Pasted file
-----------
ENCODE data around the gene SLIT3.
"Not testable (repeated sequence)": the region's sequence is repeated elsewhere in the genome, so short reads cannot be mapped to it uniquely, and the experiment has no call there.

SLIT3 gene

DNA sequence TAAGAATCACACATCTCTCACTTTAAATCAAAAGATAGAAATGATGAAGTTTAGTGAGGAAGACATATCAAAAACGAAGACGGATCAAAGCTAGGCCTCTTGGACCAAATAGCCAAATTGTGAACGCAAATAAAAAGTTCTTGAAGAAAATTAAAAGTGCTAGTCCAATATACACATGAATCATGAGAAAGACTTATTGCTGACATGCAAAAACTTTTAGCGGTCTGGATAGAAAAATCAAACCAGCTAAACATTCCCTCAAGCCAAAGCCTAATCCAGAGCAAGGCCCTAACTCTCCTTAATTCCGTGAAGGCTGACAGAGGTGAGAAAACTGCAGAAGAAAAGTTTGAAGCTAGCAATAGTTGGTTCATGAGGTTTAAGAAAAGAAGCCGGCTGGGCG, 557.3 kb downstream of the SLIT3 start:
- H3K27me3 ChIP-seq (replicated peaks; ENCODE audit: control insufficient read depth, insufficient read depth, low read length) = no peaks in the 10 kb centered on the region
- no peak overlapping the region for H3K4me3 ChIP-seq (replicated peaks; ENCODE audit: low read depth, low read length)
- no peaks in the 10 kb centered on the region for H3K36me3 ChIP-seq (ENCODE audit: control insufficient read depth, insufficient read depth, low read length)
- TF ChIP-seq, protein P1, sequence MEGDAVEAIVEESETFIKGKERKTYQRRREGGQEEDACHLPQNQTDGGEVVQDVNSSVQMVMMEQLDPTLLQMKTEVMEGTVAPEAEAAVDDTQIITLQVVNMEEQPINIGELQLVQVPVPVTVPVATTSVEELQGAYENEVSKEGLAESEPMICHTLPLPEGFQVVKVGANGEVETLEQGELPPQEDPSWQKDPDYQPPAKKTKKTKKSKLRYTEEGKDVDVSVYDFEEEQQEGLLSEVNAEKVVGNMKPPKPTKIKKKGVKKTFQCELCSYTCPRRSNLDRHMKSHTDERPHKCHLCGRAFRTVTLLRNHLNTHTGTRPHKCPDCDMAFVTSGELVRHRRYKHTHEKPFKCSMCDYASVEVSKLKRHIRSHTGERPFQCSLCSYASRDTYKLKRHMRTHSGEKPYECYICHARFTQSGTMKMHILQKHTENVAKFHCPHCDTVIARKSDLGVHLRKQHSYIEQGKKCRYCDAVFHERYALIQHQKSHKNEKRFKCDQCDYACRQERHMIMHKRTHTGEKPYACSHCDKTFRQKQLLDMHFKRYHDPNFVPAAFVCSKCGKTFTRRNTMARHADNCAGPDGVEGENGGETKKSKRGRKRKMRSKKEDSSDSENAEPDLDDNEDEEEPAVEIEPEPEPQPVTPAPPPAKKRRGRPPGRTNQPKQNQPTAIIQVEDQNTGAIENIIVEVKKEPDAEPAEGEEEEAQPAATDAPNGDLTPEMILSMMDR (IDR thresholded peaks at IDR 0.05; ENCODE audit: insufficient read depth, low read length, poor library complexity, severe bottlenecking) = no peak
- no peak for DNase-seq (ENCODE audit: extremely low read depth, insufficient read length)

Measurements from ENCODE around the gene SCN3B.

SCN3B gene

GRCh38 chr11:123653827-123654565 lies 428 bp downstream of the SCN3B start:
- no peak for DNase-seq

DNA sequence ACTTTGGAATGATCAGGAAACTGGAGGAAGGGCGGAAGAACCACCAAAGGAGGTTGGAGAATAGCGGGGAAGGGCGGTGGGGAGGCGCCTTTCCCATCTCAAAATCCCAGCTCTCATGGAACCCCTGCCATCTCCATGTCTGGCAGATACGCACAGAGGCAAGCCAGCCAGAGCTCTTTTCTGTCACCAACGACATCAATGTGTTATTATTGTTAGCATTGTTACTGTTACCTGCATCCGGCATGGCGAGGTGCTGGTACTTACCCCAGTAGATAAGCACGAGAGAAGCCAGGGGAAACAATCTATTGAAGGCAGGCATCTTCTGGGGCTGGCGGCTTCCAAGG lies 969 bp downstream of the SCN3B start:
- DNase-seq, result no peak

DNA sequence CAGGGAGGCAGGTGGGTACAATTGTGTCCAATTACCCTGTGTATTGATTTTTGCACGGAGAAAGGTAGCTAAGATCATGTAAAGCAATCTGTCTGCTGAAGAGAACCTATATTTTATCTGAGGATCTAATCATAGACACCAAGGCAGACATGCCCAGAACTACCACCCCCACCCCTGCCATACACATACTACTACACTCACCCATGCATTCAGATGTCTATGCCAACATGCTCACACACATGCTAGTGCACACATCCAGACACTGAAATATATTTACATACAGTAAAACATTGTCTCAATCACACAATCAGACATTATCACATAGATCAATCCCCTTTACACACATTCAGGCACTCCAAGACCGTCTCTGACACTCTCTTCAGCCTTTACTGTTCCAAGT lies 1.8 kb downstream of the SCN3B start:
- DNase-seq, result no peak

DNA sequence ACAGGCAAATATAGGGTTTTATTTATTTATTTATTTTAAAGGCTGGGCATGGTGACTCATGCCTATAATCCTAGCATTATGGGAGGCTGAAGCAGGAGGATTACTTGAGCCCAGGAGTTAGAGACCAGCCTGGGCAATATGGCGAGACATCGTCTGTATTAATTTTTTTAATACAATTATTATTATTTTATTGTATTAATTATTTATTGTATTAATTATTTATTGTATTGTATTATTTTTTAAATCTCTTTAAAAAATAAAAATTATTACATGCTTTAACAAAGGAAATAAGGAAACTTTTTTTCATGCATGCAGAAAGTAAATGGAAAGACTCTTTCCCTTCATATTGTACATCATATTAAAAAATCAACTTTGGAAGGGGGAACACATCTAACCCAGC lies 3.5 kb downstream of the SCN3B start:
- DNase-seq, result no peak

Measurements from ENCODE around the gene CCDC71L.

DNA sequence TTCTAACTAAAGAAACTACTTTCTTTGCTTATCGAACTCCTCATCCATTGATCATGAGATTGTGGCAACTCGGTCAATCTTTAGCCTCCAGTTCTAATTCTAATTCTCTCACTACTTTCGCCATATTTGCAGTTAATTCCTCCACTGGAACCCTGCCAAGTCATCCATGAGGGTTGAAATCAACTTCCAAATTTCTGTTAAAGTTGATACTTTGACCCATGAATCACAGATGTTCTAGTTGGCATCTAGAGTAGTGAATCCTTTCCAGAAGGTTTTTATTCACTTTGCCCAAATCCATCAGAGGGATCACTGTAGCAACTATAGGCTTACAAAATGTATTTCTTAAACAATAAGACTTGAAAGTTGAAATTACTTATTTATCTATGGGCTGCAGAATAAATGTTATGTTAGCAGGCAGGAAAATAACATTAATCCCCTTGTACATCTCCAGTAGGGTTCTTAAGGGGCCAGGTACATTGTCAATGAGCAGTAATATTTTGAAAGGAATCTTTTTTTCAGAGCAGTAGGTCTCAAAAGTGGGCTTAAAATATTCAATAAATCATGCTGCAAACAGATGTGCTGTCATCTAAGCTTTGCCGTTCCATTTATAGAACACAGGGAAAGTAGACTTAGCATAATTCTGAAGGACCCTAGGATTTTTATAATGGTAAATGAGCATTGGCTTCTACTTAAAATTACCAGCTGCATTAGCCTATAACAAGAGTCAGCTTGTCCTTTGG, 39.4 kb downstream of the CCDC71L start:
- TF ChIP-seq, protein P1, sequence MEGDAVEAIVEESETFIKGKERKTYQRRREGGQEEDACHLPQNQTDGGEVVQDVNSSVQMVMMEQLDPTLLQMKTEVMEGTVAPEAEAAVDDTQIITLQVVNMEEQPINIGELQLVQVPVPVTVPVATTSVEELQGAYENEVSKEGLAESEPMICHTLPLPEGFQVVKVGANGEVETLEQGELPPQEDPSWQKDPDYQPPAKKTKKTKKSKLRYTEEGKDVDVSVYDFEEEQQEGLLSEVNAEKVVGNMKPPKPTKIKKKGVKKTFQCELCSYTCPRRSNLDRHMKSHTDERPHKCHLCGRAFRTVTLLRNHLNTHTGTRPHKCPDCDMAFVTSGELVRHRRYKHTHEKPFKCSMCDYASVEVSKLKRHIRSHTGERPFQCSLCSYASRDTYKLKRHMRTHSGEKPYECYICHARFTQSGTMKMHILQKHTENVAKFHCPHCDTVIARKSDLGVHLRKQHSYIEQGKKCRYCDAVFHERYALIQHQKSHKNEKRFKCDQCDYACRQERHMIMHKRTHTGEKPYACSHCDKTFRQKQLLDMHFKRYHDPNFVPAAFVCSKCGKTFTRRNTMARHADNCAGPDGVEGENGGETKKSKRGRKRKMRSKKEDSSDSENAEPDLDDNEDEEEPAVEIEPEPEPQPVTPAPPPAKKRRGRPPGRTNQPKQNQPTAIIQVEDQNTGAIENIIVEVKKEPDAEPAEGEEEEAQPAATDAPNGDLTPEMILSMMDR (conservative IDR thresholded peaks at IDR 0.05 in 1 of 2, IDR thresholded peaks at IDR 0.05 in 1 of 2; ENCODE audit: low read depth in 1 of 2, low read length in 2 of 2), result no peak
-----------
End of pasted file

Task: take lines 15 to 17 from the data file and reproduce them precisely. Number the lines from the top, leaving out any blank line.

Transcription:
- DNase-seq, result no peak

DNA sequence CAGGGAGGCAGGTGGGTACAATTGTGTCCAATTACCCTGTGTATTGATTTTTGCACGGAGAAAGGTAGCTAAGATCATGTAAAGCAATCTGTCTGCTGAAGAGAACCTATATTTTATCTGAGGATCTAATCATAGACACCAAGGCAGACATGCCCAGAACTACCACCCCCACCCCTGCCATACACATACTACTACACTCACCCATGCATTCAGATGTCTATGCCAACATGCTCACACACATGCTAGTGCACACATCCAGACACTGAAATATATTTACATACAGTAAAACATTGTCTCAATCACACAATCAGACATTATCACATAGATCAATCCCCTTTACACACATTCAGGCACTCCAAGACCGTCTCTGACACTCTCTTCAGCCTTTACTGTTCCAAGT lies 1.8 kb downstream of the SCN3B start:
- DNase-seq, result no peak